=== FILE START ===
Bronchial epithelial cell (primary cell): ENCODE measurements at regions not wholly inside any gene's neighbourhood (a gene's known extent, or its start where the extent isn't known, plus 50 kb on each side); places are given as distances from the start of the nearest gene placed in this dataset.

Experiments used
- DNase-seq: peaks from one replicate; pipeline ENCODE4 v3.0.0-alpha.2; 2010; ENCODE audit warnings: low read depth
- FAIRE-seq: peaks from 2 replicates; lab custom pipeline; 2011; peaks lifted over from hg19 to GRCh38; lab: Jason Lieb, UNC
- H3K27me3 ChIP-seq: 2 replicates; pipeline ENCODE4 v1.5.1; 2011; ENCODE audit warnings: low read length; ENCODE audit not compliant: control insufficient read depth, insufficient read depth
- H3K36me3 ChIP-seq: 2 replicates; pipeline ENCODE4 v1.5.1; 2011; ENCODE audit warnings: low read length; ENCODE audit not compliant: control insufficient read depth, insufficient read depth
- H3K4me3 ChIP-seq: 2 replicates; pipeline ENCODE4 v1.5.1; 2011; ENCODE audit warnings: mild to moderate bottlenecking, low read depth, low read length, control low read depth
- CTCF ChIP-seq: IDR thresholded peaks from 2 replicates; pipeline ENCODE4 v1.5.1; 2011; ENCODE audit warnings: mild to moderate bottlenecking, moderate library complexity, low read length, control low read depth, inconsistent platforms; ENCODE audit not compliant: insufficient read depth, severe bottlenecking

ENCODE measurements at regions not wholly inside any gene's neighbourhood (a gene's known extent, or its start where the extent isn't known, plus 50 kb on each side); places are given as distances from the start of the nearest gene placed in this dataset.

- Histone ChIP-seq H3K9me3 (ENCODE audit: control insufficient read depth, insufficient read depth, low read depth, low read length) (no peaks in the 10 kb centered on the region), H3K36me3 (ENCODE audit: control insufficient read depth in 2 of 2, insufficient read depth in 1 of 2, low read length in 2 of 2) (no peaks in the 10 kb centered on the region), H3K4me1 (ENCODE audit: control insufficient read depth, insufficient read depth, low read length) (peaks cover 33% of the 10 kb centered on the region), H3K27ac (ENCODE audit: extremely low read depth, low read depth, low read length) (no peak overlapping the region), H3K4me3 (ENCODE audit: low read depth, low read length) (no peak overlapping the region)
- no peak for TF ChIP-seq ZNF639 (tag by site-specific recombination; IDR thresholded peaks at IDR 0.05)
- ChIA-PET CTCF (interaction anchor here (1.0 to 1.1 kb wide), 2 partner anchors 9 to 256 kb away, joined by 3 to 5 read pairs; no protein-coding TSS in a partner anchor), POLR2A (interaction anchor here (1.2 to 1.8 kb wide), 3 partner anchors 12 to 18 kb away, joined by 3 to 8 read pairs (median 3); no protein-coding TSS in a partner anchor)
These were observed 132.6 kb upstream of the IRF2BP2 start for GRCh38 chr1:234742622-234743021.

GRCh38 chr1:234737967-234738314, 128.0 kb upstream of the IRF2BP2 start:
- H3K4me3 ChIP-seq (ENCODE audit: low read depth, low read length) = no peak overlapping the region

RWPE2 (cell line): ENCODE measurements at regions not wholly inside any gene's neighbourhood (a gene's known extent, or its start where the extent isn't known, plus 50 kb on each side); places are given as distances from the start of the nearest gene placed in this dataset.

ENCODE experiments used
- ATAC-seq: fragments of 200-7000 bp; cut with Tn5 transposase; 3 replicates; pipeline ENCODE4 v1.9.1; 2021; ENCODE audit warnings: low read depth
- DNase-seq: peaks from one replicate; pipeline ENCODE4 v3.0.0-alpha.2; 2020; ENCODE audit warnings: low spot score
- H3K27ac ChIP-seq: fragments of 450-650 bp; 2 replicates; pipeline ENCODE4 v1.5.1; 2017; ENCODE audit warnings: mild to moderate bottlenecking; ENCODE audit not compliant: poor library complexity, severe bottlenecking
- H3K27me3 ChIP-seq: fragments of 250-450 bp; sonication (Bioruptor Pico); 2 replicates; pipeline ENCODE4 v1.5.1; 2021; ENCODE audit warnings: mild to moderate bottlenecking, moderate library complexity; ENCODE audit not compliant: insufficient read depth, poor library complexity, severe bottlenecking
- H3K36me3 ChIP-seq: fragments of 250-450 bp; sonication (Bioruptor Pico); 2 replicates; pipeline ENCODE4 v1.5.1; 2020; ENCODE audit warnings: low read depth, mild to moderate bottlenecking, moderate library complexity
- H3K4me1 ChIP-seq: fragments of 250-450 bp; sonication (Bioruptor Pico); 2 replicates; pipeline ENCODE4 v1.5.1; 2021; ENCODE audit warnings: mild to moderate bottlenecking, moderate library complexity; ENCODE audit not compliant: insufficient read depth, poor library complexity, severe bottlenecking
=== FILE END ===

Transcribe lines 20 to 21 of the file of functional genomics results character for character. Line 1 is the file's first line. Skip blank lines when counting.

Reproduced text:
- H3K27ac ChIP-seq: fragments of 450-650 bp; 2 replicates; pipeline ENCODE4 v1.5.1; 2017; ENCODE audit warnings: mild to moderate bottlenecking; ENCODE audit not compliant: poor library complexity, severe bottlenecking
- H3K27me3 ChIP-seq: fragments of 250-450 bp; sonication (Bioruptor Pico); 2 replicates; pipeline ENCODE4 v1.5.1; 2021; ENCODE audit warnings: mild to moderate bottlenecking, moderate library complexity; ENCODE audit not compliant: insufficient read depth, poor library complexity, severe bottlenecking